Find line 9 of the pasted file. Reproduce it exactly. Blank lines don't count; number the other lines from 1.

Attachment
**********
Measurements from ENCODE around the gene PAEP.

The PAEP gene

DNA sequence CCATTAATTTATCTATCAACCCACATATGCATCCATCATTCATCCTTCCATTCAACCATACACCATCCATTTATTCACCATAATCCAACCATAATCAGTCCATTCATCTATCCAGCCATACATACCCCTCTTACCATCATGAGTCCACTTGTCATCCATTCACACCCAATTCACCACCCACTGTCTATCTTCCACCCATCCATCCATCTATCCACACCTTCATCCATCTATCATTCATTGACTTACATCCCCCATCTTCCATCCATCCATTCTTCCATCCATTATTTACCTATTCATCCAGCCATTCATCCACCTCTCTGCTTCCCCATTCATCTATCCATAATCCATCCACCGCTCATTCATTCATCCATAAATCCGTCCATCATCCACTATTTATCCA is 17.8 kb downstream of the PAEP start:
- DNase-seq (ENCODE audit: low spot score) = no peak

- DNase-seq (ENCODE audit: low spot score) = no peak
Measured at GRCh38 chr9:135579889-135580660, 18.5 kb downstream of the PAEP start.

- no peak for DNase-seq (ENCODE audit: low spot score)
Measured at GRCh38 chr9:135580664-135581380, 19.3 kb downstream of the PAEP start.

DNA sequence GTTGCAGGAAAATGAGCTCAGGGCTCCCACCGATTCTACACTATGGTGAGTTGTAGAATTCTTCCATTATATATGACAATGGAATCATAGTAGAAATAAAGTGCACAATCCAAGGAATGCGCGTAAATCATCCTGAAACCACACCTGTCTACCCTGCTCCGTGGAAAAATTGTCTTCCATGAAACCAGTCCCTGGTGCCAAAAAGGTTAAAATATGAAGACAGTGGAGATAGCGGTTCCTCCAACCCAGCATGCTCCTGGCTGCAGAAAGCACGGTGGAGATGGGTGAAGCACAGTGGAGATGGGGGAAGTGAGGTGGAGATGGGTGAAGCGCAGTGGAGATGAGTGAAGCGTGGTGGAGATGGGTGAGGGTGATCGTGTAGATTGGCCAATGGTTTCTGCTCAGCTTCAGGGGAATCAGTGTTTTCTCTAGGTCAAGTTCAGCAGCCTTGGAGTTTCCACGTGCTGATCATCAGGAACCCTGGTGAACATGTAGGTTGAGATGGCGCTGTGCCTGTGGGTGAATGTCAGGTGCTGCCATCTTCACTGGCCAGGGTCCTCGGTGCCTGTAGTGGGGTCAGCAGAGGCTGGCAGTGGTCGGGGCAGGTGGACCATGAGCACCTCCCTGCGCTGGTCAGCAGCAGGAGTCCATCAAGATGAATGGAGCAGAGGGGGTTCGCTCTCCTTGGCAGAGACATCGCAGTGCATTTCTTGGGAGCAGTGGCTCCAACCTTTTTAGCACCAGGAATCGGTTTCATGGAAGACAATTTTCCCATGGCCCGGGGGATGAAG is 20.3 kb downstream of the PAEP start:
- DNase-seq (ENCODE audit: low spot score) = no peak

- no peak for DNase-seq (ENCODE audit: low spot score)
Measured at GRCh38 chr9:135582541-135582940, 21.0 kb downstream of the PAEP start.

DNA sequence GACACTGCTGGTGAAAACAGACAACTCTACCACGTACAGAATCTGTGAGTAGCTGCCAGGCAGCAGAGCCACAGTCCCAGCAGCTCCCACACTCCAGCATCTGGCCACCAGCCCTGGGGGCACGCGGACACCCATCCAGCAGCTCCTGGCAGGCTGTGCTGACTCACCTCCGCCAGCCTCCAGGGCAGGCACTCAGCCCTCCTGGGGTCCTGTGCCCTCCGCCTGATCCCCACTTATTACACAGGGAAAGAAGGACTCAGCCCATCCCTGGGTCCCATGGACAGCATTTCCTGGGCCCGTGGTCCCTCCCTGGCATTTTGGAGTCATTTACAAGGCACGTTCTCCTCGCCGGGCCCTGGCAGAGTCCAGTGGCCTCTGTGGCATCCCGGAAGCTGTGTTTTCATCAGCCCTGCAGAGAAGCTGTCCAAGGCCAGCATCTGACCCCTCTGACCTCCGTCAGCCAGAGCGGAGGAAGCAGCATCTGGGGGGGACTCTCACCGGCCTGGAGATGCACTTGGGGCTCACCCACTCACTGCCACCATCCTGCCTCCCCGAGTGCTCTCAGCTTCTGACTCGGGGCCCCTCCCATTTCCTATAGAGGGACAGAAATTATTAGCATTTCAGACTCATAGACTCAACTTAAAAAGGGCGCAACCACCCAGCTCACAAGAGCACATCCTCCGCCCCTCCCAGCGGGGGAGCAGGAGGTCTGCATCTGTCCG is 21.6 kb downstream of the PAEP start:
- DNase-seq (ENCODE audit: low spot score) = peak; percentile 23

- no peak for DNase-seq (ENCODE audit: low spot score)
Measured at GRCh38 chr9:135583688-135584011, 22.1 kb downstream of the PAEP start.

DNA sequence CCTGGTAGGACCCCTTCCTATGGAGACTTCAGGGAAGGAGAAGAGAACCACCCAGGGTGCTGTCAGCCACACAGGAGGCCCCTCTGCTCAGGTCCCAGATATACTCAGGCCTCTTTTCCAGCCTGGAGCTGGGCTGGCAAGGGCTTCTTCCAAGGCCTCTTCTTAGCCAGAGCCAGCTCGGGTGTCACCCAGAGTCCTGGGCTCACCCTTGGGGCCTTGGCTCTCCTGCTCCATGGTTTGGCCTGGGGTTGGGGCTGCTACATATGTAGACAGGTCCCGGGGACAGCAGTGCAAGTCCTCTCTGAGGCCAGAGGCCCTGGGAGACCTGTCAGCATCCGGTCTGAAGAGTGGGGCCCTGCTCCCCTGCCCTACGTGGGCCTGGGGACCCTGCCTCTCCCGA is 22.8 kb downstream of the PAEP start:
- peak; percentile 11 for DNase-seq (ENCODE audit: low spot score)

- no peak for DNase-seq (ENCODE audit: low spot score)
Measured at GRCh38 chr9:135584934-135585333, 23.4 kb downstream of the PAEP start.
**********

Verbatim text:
DNA sequence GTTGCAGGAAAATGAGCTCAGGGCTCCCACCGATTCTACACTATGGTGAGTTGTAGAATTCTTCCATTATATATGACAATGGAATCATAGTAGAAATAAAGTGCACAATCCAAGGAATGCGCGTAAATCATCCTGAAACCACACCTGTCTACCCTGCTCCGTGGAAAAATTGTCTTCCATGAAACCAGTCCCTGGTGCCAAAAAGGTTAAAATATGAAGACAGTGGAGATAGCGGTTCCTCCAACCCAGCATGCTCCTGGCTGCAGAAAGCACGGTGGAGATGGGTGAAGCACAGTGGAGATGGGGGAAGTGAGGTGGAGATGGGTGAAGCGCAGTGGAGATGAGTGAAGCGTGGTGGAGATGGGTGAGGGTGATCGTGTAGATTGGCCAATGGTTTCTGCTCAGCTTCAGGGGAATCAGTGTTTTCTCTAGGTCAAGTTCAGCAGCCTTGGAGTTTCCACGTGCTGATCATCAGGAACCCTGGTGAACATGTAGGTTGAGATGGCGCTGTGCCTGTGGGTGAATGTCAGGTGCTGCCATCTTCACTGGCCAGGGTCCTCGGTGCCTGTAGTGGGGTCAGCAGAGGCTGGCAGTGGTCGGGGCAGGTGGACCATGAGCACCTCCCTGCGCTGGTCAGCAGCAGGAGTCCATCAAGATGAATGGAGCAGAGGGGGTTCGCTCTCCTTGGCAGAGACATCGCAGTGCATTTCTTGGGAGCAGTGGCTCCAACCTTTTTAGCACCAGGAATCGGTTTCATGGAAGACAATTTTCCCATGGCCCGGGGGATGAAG is 20.3 kb downstream of the PAEP start: